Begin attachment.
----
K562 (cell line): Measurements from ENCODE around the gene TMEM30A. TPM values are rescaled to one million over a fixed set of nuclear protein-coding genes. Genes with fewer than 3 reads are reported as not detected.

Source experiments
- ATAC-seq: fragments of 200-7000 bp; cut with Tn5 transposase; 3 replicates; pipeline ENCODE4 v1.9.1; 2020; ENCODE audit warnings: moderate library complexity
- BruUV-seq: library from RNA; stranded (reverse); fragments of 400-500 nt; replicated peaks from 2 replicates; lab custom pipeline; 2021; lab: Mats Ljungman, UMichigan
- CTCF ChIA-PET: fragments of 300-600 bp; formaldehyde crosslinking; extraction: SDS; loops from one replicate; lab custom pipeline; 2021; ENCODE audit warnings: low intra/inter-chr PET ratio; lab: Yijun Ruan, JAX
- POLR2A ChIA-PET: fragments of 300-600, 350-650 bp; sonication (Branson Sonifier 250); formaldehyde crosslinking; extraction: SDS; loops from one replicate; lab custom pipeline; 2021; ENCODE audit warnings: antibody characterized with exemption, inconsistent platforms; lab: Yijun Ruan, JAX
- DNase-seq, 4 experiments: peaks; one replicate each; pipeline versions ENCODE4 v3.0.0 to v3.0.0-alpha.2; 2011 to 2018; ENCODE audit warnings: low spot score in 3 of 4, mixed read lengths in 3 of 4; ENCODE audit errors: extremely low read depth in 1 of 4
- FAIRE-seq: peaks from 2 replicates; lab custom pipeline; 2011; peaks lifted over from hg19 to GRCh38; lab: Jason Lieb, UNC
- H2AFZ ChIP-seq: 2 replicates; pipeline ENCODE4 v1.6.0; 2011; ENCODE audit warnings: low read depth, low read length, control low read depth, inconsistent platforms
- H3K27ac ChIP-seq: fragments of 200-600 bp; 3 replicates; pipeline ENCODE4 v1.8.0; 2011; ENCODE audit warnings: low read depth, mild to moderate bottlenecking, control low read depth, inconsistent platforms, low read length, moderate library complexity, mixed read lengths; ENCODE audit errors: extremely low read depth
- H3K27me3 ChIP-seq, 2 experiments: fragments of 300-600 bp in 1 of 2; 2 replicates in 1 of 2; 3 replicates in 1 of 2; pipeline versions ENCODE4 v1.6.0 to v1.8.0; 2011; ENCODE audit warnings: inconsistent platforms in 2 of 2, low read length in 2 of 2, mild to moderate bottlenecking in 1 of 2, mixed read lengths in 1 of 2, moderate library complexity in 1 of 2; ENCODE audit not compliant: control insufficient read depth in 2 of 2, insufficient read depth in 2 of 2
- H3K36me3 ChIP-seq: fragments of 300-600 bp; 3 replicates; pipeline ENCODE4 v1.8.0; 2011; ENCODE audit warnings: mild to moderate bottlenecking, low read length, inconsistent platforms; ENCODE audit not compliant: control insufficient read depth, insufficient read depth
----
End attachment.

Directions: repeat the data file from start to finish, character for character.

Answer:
K562 (cell line): Measurements from ENCODE around the gene TMEM30A. TPM values are rescaled to one million over a fixed set of nuclear protein-coding genes. Genes with fewer than 3 reads are reported as not detected.

Source experiments
- ATAC-seq: fragments of 200-7000 bp; cut with Tn5 transposase; 3 replicates; pipeline ENCODE4 v1.9.1; 2020; ENCODE audit warnings: moderate library complexity
- BruUV-seq: library from RNA; stranded (reverse); fragments of 400-500 nt; replicated peaks from 2 replicates; lab custom pipeline; 2021; lab: Mats Ljungman, UMichigan
- CTCF ChIA-PET: fragments of 300-600 bp; formaldehyde crosslinking; extraction: SDS; loops from one replicate; lab custom pipeline; 2021; ENCODE audit warnings: low intra/inter-chr PET ratio; lab: Yijun Ruan, JAX
- POLR2A ChIA-PET: fragments of 300-600, 350-650 bp; sonication (Branson Sonifier 250); formaldehyde crosslinking; extraction: SDS; loops from one replicate; lab custom pipeline; 2021; ENCODE audit warnings: antibody characterized with exemption, inconsistent platforms; lab: Yijun Ruan, JAX
- DNase-seq, 4 experiments: peaks; one replicate each; pipeline versions ENCODE4 v3.0.0 to v3.0.0-alpha.2; 2011 to 2018; ENCODE audit warnings: low spot score in 3 of 4, mixed read lengths in 3 of 4; ENCODE audit errors: extremely low read depth in 1 of 4
- FAIRE-seq: peaks from 2 replicates; lab custom pipeline; 2011; peaks lifted over from hg19 to GRCh38; lab: Jason Lieb, UNC
- H2AFZ ChIP-seq: 2 replicates; pipeline ENCODE4 v1.6.0; 2011; ENCODE audit warnings: low read depth, low read length, control low read depth, inconsistent platforms
- H3K27ac ChIP-seq: fragments of 200-600 bp; 3 replicates; pipeline ENCODE4 v1.8.0; 2011; ENCODE audit warnings: low read depth, mild to moderate bottlenecking, control low read depth, inconsistent platforms, low read length, moderate library complexity, mixed read lengths; ENCODE audit errors: extremely low read depth
- H3K27me3 ChIP-seq, 2 experiments: fragments of 300-600 bp in 1 of 2; 2 replicates in 1 of 2; 3 replicates in 1 of 2; pipeline versions ENCODE4 v1.6.0 to v1.8.0; 2011; ENCODE audit warnings: inconsistent platforms in 2 of 2, low read length in 2 of 2, mild to moderate bottlenecking in 1 of 2, mixed read lengths in 1 of 2, moderate library complexity in 1 of 2; ENCODE audit not compliant: control insufficient read depth in 2 of 2, insufficient read depth in 2 of 2
- H3K36me3 ChIP-seq: fragments of 300-600 bp; 3 replicates; pipeline ENCODE4 v1.8.0; 2011; ENCODE audit warnings: mild to moderate bottlenecking, low read length, inconsistent platforms; ENCODE audit not compliant: control insufficient read depth, insufficient read depth